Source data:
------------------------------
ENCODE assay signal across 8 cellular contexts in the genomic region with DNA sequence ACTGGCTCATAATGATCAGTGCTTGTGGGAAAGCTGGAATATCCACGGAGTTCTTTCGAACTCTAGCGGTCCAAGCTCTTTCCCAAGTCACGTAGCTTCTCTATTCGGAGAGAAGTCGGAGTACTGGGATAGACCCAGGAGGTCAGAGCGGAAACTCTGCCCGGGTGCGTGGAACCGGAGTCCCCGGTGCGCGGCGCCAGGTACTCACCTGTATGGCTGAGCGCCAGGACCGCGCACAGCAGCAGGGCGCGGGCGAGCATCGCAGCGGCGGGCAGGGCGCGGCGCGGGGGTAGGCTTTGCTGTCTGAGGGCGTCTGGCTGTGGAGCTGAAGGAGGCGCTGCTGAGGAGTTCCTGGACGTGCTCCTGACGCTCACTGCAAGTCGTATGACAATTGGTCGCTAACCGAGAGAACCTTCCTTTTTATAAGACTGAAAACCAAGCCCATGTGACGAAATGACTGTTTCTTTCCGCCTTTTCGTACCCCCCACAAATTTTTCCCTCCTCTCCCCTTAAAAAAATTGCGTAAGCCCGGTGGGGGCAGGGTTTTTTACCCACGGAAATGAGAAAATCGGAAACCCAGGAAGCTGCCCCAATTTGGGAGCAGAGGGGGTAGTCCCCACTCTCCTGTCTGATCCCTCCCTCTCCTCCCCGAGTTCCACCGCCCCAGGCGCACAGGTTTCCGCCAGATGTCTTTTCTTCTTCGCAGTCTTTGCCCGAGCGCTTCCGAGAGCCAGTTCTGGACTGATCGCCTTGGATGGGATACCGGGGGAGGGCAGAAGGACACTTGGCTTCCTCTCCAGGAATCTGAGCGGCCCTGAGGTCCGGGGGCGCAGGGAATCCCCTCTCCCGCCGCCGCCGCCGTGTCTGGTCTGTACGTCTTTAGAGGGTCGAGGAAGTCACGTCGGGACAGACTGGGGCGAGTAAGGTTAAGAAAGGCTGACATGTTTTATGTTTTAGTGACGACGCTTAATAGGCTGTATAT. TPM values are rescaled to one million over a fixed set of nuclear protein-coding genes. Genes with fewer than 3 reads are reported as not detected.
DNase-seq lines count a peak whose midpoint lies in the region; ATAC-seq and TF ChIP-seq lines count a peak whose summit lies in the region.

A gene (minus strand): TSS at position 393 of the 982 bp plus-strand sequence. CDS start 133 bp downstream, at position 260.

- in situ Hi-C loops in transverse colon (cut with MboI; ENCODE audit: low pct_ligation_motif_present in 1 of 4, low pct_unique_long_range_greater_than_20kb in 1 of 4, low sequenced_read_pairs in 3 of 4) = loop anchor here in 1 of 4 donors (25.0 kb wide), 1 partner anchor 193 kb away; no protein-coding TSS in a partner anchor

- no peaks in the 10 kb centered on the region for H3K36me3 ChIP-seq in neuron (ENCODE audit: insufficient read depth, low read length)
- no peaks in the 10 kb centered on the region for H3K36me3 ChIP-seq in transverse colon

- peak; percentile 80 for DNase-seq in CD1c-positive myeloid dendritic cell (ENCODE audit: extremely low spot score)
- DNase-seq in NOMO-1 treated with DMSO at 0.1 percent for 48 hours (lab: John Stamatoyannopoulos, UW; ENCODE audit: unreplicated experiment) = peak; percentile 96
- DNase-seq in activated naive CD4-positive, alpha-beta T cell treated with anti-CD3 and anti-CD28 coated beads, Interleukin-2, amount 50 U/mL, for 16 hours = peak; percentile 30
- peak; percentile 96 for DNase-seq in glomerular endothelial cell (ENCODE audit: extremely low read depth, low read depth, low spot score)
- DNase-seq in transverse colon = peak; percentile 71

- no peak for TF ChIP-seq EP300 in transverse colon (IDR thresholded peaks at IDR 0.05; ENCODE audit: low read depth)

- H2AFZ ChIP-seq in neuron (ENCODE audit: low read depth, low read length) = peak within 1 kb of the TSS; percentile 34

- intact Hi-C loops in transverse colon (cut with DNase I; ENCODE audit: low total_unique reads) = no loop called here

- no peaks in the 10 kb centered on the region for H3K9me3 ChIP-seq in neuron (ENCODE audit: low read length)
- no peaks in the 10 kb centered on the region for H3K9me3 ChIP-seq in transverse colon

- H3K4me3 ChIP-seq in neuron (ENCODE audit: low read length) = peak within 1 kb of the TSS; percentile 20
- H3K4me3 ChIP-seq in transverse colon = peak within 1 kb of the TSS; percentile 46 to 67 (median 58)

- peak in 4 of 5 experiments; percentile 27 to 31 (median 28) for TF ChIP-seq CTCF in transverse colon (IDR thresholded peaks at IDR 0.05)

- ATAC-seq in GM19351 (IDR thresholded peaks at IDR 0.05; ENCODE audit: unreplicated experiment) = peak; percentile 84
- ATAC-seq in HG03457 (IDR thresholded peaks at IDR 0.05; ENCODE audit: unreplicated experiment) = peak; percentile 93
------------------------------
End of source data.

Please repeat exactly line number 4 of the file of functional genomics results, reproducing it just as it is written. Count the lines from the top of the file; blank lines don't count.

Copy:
- in situ Hi-C loops in transverse colon (cut with MboI; ENCODE audit: low pct_ligation_motif_present in 1 of 4, low pct_unique_long_range_greater_than_20kb in 1 of 4, low sequenced_read_pairs in 3 of 4) = loop anchor here in 1 of 4 donors (25.0 kb wide), 1 partner anchor 193 kb away; no protein-coding TSS in a partner anchor